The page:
The Seattle City Council voted 9-0 last month to approve an annual $275-per-employee tax on big employers like Amazon. The tax was expected to raise about $47 million a year for services for the homeless and construction of affordable housing. But Tuesday, less than a month after passing the tax, the council voted 7-2 to repeal it.
The victory for Amazon comes amid growing concern about the power and influence of big tech companies, and their responsibility for the spread of fake news, sloppy handling of user data, rising income inequality, and other ills. But a look at this week's headlines shows getting tough on tech is harder than many expected. The most tech-friendly candidate in San Francisco's mayoral race appears to have won. The Federal Communications Commission's net neutrality rules are no more, freeing broadband providers favor certain content over others, and to charge companies extra fees for "fast lane" access. And AT&T got the go-ahead to buy Time Warner, overcoming an federal antitrust challenge.
Seattle's corporate tax looked at first like an example of elected officials standing up to a tech giant. But the version that passed last month was a compromise. Councilmembers originally proposed a $500-per-employee tax that would have eventually transitioned into a payroll tax on companies making at least $20 million in revenue. In response, Amazon announced it was halting construction on a new office building and considering subleasing space in another instead of hiring more staff in Seattle.
Seattle Mayor Jenny Durkan negotiated a compromise, cutting the tax nearly in half. Amazon announced it would resume construction after the measure passed, but company spokesman Drew Herdener warned the company still wasn't happy and suggested it might hire fewer people in Seattle. Amazon donated $25,000 to a campaign for a ballot measure to overturn the tax in November.
Councilmember Lisa Herbold told the Seattle Times she voted to reverse the tax to avoid a months-long battle over a ballot measure, and because of recent polling on the issue. A KIRO-TV poll found that 54 percent of respondents opposed the corporate tax and only 38 percent favored it.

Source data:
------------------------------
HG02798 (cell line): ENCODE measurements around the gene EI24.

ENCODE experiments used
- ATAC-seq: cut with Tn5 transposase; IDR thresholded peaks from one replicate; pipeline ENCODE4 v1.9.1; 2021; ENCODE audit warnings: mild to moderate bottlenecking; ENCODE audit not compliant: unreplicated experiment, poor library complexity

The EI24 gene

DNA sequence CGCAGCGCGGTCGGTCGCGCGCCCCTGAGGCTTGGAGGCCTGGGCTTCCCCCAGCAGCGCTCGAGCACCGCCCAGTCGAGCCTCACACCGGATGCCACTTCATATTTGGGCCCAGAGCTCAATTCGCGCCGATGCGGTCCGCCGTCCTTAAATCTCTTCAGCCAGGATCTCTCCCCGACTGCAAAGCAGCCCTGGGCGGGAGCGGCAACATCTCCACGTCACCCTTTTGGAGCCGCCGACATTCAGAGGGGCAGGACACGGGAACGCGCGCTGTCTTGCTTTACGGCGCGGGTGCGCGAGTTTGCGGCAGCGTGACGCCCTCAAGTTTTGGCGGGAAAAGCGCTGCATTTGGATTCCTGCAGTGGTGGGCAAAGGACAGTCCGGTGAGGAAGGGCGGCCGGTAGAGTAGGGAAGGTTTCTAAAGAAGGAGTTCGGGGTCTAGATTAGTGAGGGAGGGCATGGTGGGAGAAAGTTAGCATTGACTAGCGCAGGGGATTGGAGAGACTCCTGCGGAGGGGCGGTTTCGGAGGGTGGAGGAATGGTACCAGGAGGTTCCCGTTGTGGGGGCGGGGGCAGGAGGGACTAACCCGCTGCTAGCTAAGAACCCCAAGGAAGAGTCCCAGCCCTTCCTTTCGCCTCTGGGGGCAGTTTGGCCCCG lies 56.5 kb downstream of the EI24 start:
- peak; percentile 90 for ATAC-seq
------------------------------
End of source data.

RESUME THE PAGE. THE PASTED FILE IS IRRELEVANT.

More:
Meanwhile in San Francisco, mayoral candidates Mark Leno and Jane Kim teamed up to oppose London Breed, perceived as the tech industry's favored candidate. Although Leno and Kim didn't explicitly target Breed over tech-industry support, the candidates urged voters to "stand against special-interest Super PAC spending."
On the other hand, the end of the FCC's net neutrality protections might seem like a setback to big tech. Giants such as Google and Facebook generally favored the rules, largely through the Internet Association trade group. They’re also helping fund the legal fight against the FCC's decision. But the biggest names in tech were relatively quiet on the subject of net neutrality this year. That could be in part because net neutrality doesn't affect their business models as much as it did in the past.
In fact, the end of net neutrality could help the incumbents more than it hurts them, if upstarts are forced to pay extra or negotiate special deals in order to offer content at the same speeds that, say, Netflix and YouTube do. That makes the end of net neutrality protections more of a victory for big telecom companies than a problem for tech giants.
Telecom won again with AT&T’s court victory in the Time Warner case. The judge’s refusal to apply antitrust law to stop the deal will likely spur another round of telecom and media consolidation. Wednesday, Comcast increased its offer for key 21st Century Fox assets, to fend off a rival bid from Disney. And it could forestall antitrust scrutiny of Amazon, Google, and Facebook as they grow ever larger.
Some of this week's setbacks for tech opponents may have to do with the public not sharing the outrage expressed by pundits and politicians. Even as Tucker Carlson and Senator Elizabeth Warren alike railed against tech last year, polls found that consumers still viewed major tech brands very favorably.
Other research shows that consumers are less happy with telecom companies. The latest American Customer Satisfaction Index found cable companies and internet service providers tied for dead last in customer satisfaction. Wireless carriers were also near the bottom. It should come as little surprise then that other polls find that voters across the political spectrum favor net neutrality protections.
The fact that the government now struggles to rein in some of the least liked companies in the world doesn't bode well for efforts to tackle companies that consumers love.
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